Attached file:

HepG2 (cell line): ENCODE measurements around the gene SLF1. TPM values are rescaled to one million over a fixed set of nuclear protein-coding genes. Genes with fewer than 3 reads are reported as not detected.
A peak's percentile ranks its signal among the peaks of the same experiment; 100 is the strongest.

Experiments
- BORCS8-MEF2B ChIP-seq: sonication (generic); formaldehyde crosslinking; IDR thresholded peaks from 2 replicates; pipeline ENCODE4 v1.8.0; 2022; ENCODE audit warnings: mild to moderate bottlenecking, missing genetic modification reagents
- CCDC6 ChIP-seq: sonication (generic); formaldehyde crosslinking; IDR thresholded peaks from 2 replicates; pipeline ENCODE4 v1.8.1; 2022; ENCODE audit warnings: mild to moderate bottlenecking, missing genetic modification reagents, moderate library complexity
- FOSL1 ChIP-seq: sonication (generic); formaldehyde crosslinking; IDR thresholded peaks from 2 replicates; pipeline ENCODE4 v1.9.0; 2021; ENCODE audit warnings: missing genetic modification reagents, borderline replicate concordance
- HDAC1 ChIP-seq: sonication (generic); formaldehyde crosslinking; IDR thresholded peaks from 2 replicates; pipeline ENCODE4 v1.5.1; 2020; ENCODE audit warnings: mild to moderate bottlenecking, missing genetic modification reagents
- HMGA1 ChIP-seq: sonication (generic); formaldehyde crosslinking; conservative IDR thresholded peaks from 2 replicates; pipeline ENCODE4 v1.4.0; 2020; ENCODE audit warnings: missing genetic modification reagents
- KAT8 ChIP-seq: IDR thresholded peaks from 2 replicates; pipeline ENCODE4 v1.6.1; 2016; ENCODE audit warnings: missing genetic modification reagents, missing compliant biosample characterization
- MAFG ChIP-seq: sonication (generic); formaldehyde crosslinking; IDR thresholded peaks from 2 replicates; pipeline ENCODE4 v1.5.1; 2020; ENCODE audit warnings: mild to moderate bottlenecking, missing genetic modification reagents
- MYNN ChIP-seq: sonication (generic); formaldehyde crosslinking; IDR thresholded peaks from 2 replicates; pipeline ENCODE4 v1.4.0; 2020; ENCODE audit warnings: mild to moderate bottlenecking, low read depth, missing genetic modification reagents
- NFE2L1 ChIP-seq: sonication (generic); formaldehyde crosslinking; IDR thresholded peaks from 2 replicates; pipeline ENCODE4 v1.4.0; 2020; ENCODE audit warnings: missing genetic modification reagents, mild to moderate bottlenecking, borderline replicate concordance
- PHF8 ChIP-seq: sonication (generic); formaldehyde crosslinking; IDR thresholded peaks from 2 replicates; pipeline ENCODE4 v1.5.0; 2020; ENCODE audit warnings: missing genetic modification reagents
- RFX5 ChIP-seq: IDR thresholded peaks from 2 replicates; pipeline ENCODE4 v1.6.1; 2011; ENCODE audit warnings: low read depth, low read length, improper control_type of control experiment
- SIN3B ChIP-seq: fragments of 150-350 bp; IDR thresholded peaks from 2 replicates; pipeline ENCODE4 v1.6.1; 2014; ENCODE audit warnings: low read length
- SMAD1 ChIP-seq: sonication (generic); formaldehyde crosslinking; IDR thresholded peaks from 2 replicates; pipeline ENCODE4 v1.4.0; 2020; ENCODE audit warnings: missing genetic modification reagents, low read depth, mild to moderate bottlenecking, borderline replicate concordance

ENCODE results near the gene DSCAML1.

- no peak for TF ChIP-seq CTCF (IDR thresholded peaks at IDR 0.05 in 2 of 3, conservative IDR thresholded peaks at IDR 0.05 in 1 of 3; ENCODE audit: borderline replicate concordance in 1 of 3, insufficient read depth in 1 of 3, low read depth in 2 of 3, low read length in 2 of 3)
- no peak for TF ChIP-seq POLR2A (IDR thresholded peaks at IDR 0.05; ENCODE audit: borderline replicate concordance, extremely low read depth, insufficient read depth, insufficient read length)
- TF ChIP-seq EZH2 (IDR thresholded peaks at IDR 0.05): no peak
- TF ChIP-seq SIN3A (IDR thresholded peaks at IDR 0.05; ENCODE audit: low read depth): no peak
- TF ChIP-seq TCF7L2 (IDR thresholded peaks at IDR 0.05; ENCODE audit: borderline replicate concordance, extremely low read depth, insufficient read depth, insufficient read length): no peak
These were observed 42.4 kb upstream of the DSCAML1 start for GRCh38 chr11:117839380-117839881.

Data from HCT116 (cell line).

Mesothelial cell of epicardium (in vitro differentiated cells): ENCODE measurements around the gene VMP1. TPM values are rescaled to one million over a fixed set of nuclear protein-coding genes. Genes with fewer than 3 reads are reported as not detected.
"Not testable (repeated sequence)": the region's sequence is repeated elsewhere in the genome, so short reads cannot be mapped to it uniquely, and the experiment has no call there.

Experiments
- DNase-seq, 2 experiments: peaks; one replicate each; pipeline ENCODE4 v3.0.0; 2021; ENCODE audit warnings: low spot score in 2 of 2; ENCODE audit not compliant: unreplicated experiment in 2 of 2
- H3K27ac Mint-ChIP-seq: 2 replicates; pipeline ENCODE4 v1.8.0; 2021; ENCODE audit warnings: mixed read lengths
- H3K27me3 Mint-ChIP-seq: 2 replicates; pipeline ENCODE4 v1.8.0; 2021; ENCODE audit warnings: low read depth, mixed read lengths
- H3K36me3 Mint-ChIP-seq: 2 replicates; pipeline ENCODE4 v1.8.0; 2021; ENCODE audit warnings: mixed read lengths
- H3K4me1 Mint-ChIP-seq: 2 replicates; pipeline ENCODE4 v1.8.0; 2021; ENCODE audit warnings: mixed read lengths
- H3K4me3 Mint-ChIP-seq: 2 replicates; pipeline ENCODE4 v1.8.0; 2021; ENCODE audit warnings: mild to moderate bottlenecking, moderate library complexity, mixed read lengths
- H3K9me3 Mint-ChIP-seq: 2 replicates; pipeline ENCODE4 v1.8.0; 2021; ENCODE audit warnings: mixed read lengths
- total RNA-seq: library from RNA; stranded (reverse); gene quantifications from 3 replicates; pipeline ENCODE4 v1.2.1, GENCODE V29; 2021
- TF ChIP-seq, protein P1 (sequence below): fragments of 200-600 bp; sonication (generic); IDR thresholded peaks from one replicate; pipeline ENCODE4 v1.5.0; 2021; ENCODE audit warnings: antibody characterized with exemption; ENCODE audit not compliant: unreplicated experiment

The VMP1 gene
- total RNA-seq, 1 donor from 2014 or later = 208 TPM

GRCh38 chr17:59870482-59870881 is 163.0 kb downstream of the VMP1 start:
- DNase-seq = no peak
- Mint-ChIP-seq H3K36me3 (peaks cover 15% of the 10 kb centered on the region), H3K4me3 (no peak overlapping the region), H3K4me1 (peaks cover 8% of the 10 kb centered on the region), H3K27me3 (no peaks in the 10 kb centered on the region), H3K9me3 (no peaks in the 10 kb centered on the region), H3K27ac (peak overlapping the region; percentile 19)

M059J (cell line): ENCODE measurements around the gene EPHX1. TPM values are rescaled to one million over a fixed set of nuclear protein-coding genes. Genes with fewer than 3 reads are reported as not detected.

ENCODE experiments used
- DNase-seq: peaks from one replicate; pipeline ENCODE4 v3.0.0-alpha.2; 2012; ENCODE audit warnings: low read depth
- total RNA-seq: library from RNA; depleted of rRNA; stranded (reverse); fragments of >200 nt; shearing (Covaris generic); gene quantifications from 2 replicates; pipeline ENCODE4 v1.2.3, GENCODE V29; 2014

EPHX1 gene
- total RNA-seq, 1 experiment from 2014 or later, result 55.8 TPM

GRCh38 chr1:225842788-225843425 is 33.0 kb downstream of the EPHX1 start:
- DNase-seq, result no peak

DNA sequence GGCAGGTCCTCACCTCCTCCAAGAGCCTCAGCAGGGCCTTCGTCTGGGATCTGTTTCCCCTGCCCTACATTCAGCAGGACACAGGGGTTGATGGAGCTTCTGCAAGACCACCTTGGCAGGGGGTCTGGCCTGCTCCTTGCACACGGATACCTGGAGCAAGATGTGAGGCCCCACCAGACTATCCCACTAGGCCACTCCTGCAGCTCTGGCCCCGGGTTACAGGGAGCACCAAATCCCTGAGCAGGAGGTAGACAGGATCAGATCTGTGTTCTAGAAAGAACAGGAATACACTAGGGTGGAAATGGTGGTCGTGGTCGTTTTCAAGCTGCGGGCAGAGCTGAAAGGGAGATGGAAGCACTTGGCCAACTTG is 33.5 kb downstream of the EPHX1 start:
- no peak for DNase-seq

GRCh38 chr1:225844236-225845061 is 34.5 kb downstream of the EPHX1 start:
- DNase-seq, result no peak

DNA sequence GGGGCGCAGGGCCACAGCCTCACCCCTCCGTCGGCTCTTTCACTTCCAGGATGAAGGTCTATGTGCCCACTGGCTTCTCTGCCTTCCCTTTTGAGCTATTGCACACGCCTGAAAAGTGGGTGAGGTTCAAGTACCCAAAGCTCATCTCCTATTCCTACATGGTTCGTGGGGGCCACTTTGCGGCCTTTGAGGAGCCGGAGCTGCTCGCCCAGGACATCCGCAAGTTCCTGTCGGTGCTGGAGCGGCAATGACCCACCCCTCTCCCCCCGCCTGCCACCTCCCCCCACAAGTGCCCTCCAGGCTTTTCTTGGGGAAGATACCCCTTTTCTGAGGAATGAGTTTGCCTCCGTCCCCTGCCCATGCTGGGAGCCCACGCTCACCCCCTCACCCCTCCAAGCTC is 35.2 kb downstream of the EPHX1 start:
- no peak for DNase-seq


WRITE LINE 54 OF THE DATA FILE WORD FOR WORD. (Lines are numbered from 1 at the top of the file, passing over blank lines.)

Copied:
DNA sequence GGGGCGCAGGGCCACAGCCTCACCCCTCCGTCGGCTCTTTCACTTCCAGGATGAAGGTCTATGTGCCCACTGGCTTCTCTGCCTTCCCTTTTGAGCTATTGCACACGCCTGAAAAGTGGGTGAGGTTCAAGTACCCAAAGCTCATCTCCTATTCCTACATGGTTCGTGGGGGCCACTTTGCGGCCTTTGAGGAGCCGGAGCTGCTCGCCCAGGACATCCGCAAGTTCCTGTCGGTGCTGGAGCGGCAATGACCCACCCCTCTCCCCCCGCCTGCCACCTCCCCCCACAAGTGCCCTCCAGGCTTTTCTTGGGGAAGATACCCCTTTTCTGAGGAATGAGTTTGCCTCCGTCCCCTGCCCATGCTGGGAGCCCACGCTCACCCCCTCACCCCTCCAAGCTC is 35.2 kb downstream of the EPHX1 start: